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The Big Hit
TIM LAYDEN
July 30, 2007
Players live for it, fans love it, media celebrate it--and all bemoan its devastating consequences. The brutal collision of bodies is football's lifeblood, and the NFL's biggest concern
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July 30, 2007

The Big Hit

Players live for it, fans love it, media celebrate it--and all bemoan its devastating consequences. The brutal collision of bodies is football's lifeblood, and the NFL's biggest concern

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Redskins tackle Jon Jansen, an eight-year veteran, wears minimum body armor. "Nobody wears pads anymore," he says. "I try to find the smallest possible pair of legal shoulder pads." Offensive linemen are so huge and their pads so tiny, it's often hard to tell during practice whether they're wearing any pads at all.

Quarterbacks are a notable exception, because they are especially vulnerable and in many cases irreplaceable. Their protection extends to flak jackets and hip pads. But the Saints' Bush, a running back subjected to repeated shots, wears only a helmet, shoulder pads with extensions to protect his chest and back, and thin knee pads, augmented occasionally by a paper-thin thigh pad if he's nursing a bruise. "Maybe I'll wear more when I get older," says Bush. "Right now, it's all about speed."

Not just speed. "Let's be honest," says Strahan, who also wears the minimum. "A lot of it is vanity. Hip pads, butt pads, elbow pads; they make you look frumpy. They take away your aerodynamic line."

Then there is Shockey, who often fights for extra yardage while taking blows from every defender who can reach him before the whistle. "I wear every piece of padding I can find," he says. "Why wouldn't I?"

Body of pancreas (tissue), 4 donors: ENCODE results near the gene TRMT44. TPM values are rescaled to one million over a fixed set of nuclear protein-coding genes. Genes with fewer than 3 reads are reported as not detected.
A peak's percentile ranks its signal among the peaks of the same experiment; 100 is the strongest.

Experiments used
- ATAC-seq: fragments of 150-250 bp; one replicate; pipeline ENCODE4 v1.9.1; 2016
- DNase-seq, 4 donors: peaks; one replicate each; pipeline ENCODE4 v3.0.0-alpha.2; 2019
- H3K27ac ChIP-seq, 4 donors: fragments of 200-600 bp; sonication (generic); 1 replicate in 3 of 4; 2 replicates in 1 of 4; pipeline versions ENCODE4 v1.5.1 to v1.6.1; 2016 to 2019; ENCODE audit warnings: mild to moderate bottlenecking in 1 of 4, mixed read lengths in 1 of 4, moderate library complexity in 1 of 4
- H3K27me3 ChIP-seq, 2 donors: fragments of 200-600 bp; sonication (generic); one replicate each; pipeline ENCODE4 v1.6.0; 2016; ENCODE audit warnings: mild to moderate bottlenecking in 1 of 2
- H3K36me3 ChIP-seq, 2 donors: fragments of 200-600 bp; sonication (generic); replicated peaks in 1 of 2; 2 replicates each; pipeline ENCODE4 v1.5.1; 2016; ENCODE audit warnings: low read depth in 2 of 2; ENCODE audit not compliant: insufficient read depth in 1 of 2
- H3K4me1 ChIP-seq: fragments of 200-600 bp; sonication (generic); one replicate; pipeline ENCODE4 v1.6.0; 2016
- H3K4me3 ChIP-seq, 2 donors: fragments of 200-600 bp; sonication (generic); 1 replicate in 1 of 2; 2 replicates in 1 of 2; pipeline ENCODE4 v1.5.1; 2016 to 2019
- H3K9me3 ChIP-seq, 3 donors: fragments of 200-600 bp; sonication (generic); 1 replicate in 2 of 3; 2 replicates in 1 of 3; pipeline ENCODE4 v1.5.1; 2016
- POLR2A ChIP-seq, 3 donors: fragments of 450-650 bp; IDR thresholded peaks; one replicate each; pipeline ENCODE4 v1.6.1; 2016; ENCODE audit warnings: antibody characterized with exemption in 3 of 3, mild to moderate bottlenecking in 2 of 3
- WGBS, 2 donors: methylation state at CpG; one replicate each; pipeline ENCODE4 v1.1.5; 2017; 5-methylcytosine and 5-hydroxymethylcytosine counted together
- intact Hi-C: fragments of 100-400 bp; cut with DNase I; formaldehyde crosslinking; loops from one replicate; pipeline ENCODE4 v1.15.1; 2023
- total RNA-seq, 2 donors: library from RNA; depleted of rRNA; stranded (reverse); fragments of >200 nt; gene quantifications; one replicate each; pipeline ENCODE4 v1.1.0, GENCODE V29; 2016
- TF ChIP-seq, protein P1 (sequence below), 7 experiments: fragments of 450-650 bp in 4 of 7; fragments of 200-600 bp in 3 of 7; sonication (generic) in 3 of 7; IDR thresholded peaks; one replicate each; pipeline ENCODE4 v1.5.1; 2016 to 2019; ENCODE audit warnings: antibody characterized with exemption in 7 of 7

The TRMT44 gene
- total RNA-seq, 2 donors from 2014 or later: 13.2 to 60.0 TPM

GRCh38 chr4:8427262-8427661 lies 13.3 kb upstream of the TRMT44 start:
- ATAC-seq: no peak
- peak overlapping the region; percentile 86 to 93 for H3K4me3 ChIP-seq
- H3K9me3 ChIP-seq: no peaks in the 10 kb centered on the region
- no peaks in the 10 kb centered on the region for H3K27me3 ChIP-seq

Big Hit 6
Dec. 17, East Rutherford, N.J.

Indeed, why wouldn't he, in light of hits like this one? Late in a 36-22 loss to the Eagles, Shockey escaped a chuck and ran his route straight up the left hash marks, shadowed by All-Pro safety Brian Dawkins. It appeared Shockey had created a small window of daylight for quarterback Eli Manning, but in the best of circumstances the seam route to the tight end is a difficult throw.

Strong safety Quintin Mikell was sitting deep on the same hash, reading Manning. "I could see he was going to try to thread the ball in there," says Mikell, "but I thought Dawk had enough coverage that Eli was going to have to float it."

Manning didn't float it, but he threw short and to Shockey's back shoulder, forcing Shockey to brake, turn back toward the quarterback and reach out with both arms. In this awkward position, Shockey was able to juggle the ball only briefly before losing it. Just as the ball fell away, Mikell unloaded on Shockey's back and right shoulder. "I weigh 200 pounds, and Shockey weighs 250," says Mikell. "In that situation I just launched with everything I had. I wasn't thinking about interference or anything else. I just know if he catches that ball, I'm in trouble."

Shockey expected the blow. He always does. "When I go down the middle and the ball is in the air, I'm going to take a big shot every time," he says. "A really good shot, you're going to be halfway knocked out, can't breathe, seeing stars. But it's coming either way, so I might as well do my best to catch the damn ball."

The impact of Mikell's hit drove Shockey into Dawkins. Shockey popped up--"That one was good, but it didn't affect me in a big way," he says--but Dawkins stayed down for half a minute, more dazed than either Mikell or Shockey.

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